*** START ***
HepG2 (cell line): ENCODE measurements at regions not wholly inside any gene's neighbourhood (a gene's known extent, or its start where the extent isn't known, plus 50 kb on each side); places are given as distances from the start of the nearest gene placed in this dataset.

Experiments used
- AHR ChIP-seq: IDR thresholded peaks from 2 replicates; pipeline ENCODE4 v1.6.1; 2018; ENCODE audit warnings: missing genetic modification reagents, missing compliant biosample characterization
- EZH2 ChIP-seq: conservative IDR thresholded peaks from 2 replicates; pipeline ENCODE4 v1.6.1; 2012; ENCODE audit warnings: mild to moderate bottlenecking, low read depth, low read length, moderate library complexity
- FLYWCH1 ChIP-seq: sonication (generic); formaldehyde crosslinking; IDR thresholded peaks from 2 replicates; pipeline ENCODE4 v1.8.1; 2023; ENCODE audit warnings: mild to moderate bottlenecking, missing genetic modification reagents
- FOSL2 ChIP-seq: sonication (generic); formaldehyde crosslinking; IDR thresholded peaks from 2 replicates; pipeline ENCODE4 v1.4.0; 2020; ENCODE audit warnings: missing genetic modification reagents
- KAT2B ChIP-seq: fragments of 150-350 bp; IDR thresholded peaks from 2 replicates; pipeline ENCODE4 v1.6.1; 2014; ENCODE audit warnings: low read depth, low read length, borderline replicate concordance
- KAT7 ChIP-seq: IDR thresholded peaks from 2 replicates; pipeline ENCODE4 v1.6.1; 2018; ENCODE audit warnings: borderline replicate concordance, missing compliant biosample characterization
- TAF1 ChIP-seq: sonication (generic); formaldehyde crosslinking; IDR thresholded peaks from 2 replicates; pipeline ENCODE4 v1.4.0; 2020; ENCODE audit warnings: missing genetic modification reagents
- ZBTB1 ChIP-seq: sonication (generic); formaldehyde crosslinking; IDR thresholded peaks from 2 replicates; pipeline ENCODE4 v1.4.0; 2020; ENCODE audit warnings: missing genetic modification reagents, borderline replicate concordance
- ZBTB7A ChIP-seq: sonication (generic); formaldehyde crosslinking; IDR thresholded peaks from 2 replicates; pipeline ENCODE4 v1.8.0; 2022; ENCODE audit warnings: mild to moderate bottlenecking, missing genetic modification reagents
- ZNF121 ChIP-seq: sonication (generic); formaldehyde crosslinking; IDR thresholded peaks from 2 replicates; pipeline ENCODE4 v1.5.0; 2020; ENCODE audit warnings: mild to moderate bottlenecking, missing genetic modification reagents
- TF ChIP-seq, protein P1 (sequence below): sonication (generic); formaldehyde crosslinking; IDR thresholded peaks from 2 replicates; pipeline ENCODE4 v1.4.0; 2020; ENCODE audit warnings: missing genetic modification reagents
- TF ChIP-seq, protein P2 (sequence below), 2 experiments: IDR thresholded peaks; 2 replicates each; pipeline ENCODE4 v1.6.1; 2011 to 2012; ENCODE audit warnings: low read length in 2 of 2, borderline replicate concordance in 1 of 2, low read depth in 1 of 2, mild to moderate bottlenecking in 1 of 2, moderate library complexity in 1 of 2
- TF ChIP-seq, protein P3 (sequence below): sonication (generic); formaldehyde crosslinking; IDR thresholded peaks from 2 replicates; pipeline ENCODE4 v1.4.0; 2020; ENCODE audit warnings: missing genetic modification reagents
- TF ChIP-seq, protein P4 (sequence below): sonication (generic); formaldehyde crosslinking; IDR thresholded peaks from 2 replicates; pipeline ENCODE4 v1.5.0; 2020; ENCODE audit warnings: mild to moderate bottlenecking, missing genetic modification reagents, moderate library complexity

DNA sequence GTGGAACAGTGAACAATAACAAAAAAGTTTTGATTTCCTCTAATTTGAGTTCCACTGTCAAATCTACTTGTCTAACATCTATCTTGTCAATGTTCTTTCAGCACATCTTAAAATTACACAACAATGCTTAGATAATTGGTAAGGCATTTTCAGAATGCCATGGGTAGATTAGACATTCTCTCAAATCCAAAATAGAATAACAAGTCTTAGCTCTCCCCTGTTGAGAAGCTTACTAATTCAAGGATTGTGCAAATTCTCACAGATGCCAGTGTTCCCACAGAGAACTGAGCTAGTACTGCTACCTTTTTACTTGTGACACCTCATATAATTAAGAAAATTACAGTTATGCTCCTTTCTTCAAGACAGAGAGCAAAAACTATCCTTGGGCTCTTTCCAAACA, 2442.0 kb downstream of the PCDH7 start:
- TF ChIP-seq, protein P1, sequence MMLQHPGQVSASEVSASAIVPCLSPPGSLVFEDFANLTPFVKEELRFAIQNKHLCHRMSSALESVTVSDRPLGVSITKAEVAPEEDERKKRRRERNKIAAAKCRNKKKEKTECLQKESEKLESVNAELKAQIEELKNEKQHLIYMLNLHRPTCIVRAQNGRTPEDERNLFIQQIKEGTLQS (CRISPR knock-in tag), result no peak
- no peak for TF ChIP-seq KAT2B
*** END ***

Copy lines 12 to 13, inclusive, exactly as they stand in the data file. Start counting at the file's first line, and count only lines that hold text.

- ZNF121 ChIP-seq: sonication (generic); formaldehyde crosslinking; IDR thresholded peaks from 2 replicates; pipeline ENCODE4 v1.5.0; 2020; ENCODE audit warnings: mild to moderate bottlenecking, missing genetic modification reagents
- TF ChIP-seq, protein P1 (sequence below): sonication (generic); formaldehyde crosslinking; IDR thresholded peaks from 2 replicates; pipeline ENCODE4 v1.4.0; 2020; ENCODE audit warnings: missing genetic modification reagents